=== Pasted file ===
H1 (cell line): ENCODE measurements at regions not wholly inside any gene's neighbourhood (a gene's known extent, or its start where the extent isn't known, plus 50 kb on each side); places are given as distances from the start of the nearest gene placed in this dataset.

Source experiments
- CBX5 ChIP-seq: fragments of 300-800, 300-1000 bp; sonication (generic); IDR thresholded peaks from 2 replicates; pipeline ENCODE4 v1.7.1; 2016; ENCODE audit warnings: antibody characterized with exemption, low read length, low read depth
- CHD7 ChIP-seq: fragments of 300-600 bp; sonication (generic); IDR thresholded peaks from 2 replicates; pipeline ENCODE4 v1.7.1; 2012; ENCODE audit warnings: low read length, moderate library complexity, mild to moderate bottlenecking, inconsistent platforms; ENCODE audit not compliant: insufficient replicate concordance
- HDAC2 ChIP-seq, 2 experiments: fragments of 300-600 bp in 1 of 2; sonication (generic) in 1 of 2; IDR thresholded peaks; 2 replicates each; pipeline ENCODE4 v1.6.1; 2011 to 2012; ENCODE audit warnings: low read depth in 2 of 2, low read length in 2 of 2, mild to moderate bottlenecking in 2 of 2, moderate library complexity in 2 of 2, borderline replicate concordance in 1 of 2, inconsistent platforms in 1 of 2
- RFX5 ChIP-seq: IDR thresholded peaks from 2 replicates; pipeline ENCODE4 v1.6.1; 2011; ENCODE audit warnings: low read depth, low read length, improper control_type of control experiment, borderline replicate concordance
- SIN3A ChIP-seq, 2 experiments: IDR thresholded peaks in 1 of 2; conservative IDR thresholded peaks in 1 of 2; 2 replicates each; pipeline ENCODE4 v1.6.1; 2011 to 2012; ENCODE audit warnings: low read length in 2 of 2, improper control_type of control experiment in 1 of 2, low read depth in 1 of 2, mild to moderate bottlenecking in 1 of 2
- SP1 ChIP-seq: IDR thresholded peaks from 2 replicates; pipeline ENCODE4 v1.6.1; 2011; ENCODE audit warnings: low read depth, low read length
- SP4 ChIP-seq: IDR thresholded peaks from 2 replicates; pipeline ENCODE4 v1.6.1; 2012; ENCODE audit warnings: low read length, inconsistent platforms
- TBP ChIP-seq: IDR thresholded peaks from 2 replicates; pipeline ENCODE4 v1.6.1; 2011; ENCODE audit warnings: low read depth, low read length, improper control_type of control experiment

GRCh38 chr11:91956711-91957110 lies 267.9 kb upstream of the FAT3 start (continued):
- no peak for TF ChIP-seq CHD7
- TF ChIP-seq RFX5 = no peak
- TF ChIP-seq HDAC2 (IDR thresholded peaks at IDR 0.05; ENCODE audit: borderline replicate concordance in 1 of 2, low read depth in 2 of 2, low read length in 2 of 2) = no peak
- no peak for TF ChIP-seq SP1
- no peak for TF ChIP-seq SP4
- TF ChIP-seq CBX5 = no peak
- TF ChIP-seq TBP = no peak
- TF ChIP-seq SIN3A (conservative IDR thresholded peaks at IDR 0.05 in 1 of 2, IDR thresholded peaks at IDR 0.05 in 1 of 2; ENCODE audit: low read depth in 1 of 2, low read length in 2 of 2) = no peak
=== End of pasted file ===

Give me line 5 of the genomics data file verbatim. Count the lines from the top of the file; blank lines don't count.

- HDAC2 ChIP-seq, 2 experiments: fragments of 300-600 bp in 1 of 2; sonication (generic) in 1 of 2; IDR thresholded peaks; 2 replicates each; pipeline ENCODE4 v1.6.1; 2011 to 2012; ENCODE audit warnings: low read depth in 2 of 2, low read length in 2 of 2, mild to moderate bottlenecking in 2 of 2, moderate library complexity in 2 of 2, borderline replicate concordance in 1 of 2, inconsistent platforms in 1 of 2